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  #1  
Old 04-20-2020, 04:50 AM
nobubbles63 nobubbles63 is offline
 
Join Date: Sep 2017
Location: Oban, Scotland
Posts: 25
Default Alternator Warning Light Question

I am looking, belatedly, at fitting an alternator failure warning light from the L post on the standard alternator. I have read on other posts that an LED light will need a resistor fitted into the circuit to stop the LED glowing dimly all of the time.
Can anyone advise what size of resistor is needed to fulfil this task.
Thanks
Derek
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  #2  
Old 04-20-2020, 11:34 AM
John Tierney John Tierney is offline
 
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Location: Vonore, TN
Posts: 417
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Not sure what you mean by standard alternator, but the plane power 60 amp alternator allows an optional light on the white wire with no resistor. I tried to use an LED but didn't figure out the current flow and ended up with a standard incandescent light from ACS (can't seem to find the one I used).

http://planepower.aero/pdf/AL12-EI60_C.pdf
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  #3  
Old 04-20-2020, 11:57 AM
nobubbles63 nobubbles63 is offline
 
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Location: Oban, Scotland
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Default Alernator Warning Light Question

Thanks John. That's the alternator I have and am trying to wire up. I had just found an earlier thread that said the incandescent was good, but if you go LED then a resistor was needed otherwise it glowed all of the time. But the original posters did not say what the value of that resistor was and I'm no electrician!
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  #4  
Old 04-20-2020, 12:01 PM
rapid_ascent rapid_ascent is offline
 
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Just a general comment. A resistor is always needed when using an LED to limit the drive current. The only time a resistor would not be needed is when you are driving it with a constant current driver.

I'm not familiar with your application so I don't know if that unit has an internal resistor.
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Old 04-20-2020, 12:11 PM
WingsOnWheels WingsOnWheels is offline
 
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For a 14v system (assuming that output is system voltage), generally a resistor in the 400ohm range is good, but it depends on the specifics of your chosen indicator.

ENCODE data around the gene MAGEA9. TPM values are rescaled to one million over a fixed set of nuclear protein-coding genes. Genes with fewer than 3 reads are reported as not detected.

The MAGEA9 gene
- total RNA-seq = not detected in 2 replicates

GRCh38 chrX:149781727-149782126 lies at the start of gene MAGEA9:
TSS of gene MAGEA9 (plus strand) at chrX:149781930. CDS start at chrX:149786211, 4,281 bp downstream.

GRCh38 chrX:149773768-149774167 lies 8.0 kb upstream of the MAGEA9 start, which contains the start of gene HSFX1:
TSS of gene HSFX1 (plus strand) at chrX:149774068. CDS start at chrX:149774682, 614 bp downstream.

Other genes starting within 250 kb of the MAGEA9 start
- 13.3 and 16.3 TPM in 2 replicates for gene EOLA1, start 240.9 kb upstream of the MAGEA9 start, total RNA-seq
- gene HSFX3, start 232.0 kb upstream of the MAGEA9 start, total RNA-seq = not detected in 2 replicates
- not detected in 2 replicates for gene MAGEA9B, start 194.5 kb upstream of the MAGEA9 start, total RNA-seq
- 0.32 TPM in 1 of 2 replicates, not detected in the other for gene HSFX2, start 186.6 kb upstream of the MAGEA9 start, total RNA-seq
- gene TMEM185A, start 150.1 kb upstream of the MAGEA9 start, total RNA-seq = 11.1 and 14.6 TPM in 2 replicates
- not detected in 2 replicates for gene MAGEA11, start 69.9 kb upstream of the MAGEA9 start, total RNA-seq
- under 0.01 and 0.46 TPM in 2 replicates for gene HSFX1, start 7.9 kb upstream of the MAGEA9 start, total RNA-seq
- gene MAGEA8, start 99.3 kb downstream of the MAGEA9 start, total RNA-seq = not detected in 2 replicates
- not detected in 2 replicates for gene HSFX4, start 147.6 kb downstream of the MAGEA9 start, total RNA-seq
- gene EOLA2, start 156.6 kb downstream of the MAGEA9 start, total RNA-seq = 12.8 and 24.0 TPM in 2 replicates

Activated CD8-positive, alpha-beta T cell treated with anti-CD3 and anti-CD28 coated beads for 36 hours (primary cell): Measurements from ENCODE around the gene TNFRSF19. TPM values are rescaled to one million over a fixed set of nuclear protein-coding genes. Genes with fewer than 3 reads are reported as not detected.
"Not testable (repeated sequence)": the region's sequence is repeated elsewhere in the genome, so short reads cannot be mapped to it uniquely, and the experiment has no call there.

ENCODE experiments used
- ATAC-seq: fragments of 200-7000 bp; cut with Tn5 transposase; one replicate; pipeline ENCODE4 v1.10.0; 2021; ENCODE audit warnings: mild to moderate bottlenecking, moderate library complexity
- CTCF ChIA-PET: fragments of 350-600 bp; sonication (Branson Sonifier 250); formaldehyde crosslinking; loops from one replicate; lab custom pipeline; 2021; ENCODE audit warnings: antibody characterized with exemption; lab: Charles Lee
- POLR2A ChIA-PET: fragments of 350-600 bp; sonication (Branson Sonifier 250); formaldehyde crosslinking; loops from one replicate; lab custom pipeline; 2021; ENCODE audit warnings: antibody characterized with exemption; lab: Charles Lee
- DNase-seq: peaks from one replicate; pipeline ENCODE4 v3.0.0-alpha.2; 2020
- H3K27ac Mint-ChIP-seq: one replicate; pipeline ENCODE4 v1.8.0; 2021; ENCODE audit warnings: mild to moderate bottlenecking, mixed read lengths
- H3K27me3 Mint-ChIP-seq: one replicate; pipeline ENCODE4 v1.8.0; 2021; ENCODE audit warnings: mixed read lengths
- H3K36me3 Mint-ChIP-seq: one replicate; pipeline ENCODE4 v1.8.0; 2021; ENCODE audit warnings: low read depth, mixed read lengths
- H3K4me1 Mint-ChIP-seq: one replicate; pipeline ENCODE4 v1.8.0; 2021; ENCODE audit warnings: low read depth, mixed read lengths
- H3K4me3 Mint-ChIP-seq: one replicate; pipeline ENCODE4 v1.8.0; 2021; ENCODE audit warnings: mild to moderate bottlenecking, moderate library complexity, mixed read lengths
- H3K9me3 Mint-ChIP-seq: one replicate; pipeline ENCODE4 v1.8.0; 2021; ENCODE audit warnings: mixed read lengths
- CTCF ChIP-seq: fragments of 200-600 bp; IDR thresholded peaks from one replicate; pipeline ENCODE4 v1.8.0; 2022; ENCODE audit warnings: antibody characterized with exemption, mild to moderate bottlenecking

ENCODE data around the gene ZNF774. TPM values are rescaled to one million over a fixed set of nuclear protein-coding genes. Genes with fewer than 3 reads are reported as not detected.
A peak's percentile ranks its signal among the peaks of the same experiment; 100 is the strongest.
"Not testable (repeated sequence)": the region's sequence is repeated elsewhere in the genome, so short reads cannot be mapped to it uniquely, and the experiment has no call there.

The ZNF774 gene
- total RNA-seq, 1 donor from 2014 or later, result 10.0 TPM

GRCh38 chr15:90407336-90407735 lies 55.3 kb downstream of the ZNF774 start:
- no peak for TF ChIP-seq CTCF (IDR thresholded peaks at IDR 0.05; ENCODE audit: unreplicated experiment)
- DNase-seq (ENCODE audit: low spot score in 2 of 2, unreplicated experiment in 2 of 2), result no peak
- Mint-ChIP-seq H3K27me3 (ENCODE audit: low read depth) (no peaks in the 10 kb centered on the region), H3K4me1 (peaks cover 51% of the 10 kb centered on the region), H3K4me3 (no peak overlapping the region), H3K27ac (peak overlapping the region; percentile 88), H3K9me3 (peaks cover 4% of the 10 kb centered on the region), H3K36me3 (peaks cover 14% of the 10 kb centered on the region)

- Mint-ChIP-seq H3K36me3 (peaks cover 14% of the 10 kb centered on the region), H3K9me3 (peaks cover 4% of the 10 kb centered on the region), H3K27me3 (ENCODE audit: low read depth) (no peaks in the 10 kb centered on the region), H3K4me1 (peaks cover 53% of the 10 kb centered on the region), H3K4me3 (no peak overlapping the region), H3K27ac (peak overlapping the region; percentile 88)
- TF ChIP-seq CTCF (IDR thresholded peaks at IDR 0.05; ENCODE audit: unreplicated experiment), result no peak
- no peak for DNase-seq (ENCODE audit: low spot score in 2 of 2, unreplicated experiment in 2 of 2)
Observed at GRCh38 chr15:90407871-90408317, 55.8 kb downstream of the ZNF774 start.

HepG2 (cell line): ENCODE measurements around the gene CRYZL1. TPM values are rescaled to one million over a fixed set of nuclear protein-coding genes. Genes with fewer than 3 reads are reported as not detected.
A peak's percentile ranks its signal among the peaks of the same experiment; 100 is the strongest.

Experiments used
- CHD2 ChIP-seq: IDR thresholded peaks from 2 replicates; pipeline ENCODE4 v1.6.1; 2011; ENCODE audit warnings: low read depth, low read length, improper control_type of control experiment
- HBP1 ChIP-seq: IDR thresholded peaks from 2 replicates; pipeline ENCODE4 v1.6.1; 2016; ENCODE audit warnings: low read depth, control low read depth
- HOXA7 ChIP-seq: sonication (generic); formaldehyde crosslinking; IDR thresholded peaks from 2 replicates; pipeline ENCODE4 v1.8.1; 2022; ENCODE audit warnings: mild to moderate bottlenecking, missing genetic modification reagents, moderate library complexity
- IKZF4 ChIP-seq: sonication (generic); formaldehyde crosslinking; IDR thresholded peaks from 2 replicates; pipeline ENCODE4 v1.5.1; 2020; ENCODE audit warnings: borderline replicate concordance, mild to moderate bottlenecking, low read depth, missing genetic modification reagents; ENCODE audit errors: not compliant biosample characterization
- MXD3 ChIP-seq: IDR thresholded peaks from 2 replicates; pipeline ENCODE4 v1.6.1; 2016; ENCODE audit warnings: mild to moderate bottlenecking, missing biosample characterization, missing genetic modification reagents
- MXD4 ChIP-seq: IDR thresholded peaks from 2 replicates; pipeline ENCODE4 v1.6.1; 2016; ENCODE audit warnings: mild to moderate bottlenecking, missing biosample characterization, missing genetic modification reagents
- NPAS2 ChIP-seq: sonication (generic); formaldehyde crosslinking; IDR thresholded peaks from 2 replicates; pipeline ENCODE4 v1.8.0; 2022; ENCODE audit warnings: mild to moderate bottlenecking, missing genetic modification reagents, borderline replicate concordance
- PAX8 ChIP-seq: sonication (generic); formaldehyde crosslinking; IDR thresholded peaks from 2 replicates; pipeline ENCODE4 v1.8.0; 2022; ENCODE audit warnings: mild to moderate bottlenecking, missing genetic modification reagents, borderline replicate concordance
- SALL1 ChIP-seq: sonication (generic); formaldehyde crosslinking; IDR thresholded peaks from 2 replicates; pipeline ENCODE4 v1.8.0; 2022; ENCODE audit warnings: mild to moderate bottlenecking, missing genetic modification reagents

R= V - Vled / I

R= 14-3 / 0.03

R= 11 / 0.03

R= 366.6 ohm (use the next higher value available), so 470ohm is probably your best bet.
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  #6  
Old 04-20-2020, 01:26 PM
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Bob Martin Bob Martin is offline
 
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I just went through this with B&C.
470 Ohm Resistors, 1/2 W,
But they said to install one on each side of the bulb.
Haven't tested it yet.

https://www.amazon.com/gp/product/B0...?ie=UTF8&psc=1
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  #7  
Old 04-20-2020, 02:31 PM
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AX-O AX-O is offline
 
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I have a plane power alternator and that light has never worked at all. I even replaced the light bulb with the ridiculously priced one they say is compatible.

https://www.aircraftspruce.com/catal...?clickkey=3929
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Old 04-20-2020, 03:13 PM
wilddog wilddog is online now
 
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I?m using B&C alternator and regulator with a LED low v indicator. Light is dim most of the time but starts flashing at 12.6v. No resistors yet but plan to add them to get rid of the dim glow. Glow is not visible in sunlight, flashing is.
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  #9  
Old 04-20-2020, 04:48 PM
lr172 lr172 is offline
 
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Quote:
Originally Posted by rapid_ascent View Post
Just a general comment. A resistor is always needed when using an LED to limit the drive current. The only time a resistor would not be needed is when you are driving it with a constant current driver.

I'm not familiar with your application so I don't know if that unit has an internal resistor.
That is not universally true. The LED indicator lights that I use on my planes are set up for 12V and have built in resistors. I can even dim them with a standard Pot. Many 12V rated LEDs has the resistor built in.

Lary
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  #10  
Old 04-20-2020, 07:07 PM
BobTurner BobTurner is offline
 
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There's a bit of arguing here over terminology. Strictly speaking, an LED is a diode like device that emits light. In nearly all applications something must be used to limit the current. While some manufacturers pre-package the LED with a resistor, it is not "just" an LED. It's an LED with built in resistor. If you install "just" an LED without a current limiter of some type it will self-destruct almost as soon as you apply power.
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